| By Billy Davis
The azaleas are blooming.
The birds are singing.
And neighbors are complaining to the City of Batesville about the junky, trash-filled yard next door.
"This time of year, our phones begin ringing and the complaints start coming," said John McCollum, code enforcement officer for the city.
In the code enforcement office, McCollum is solely responsible for enforcing the City of Batesville’s junk ordinance, which forbids non-working automobiles and trashy or junky yards.
Complaints can be made to the code enforcement office at 563-6621. The complainant remains anonymous, he said.
Noticing that the number of complaint calls are increasing, McCollum wanted to warn property owners that they may hear from him in coming days and weeks.
A "junk" citation could wind up in city court, but few do, McCollum said. Property owners may curse and complain, but most clean up their yards and avoid a court appearance.
"When you’re written up, you have seven calendar days to clean it up," McCollum said. The next step is a court appearance, he said.
Batesville contractor Pat Bryant said he went "’round and ’round" with the city just a few years ago when he stored construction supplies in and around a rental house located next door to his home on Broad Street. He built a privacy fence, but the complaints continued.
"The fence was probably like putting a Band-Aid on a big cut," admitted Bryant, who eventually tore down the rental home and cleaned the entire lot.
The city’s junk ordinance defines junk as items that are "not able to be used in the manner or for the purposes for which it was designed or constructed, or is inoperative, or is in a state of disrepair, or scrap metal, or is discarded, or is no longer in its original form, or old or scrap copper, brass, rope, rags, batteries, paper, trash, rubber debris, waste, or dismantled or wrecked motor vehicles, or parts thereof, iron, steel, and other old or scrap metals, or motor vehicle (including but not limited to cars, trucks, four wheelers, three wheelers and motorcycles) that is incapable of being moved under its own power or rendered inoperative by reason of a lack of any essential parts such as wheels, tires, motor, radiator, or other essential components."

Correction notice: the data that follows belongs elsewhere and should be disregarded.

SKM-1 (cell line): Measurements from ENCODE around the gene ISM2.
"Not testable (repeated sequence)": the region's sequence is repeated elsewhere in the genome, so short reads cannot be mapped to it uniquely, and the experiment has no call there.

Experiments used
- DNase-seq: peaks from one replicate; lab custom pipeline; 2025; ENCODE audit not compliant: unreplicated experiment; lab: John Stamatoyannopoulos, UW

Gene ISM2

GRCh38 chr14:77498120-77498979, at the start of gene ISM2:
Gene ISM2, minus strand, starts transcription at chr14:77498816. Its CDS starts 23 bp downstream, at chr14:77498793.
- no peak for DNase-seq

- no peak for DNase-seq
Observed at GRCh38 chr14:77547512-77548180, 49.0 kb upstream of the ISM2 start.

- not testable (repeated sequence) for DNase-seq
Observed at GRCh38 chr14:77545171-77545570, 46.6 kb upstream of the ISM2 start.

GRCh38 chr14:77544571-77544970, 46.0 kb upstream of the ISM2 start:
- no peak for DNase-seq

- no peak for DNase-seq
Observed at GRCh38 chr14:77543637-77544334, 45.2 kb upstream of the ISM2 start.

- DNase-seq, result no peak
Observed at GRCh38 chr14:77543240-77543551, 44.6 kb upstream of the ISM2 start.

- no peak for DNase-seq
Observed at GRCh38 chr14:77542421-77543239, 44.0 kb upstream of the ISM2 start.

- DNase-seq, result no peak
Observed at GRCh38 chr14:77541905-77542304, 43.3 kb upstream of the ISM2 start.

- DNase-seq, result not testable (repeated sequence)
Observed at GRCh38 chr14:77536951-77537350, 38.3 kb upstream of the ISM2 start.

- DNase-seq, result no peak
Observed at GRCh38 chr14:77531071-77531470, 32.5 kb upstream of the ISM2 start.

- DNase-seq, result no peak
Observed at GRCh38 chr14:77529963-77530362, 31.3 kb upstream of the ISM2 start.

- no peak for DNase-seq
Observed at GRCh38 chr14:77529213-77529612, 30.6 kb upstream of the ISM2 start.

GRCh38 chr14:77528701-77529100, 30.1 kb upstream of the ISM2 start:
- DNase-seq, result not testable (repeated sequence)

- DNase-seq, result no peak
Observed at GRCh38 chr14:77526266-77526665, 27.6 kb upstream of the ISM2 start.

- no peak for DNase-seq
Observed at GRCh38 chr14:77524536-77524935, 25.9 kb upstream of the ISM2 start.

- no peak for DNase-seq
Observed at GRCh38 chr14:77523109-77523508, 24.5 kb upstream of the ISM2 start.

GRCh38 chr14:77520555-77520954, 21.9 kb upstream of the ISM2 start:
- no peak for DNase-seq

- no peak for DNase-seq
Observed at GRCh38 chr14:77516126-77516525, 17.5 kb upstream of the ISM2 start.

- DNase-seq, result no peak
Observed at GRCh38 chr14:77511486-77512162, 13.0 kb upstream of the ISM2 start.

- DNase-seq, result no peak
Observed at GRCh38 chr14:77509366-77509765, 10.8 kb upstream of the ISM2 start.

The junk ordinance was adopted by city officials in June, 2003.
Last year, the Panola County Board of Supervisors looked at a similar ordinance dealing with junk cars and junky property but took no action.
Since 2003, the city’s junk ordinance has led to 299 citations of violations being issued by code enforcement, leading to 577 vehicles being removed from the city.
McCollum said he will "hit the streets" next week with about 25 complaints in hand. He always travels with a police officer to each home, he said.
"We’re really about to get serious around here," said Batesville Mayor Jerry Autrey. "(Police Chief) Tony Jones is going after the dopers, and John McCollum is going after the junky property."
| By Jason C. Mattox
A sign variance request for Fred’s Pharmacy was denied by the Batesville Planning Commission during a meeting Monday night.
Paul Williams of Custom Signs was present to formally make the variance request.
"They are putting a drive-thru in for the Fred’s Pharmacy," he said. "And they would like to get a variance to allow for the signage."
The sign would be placed in the middle of the parking lot where the drive-thru will be located.
Williams admitted that Fred’s was already over their signage allotment.
"They know they are already over their allowance without the new sign, and that’s why we are having to request a variance," he said.
Commission chairman Nell Foshee asked how much Fred’s was exceeding the signage allotment.
"They’re over a lot," Williams replied. "I’m not really sure exactly how much they are over."
Commission member Brad Clark acknowledged his disapproval early on during the discussion.
"I am firmly against this," he said. "They are already over the limit and additional signage has already been denied by the city board."
The Batesville Board of Aldermen previously denied a variance request to allow more signage that would have placed the word pharmacy on the building.
"If they want to get rid of some of their existing signage, it might be something we would consider," Clark said. "But they are already well over their limit."
Code Enforcement Office administrator Pam Comer said the planned awning and directional signs were allowed without coming before the commission.
The recommendation of the commission will be presented to aldermen during their next meeting on April 3 and a hearing will be scheduled.
"That is standard procedure," Comer explained in a phone conversation on Tuesday. "Once they have had the hearing, the board will make the final decision."
In other commission business, the allowance of a conditional use permit for the Panola Partnership to operate SpringFest on the Downtown Square May 18-19 will be presented to the board of aldermen at the April 3 meeting at City Hall.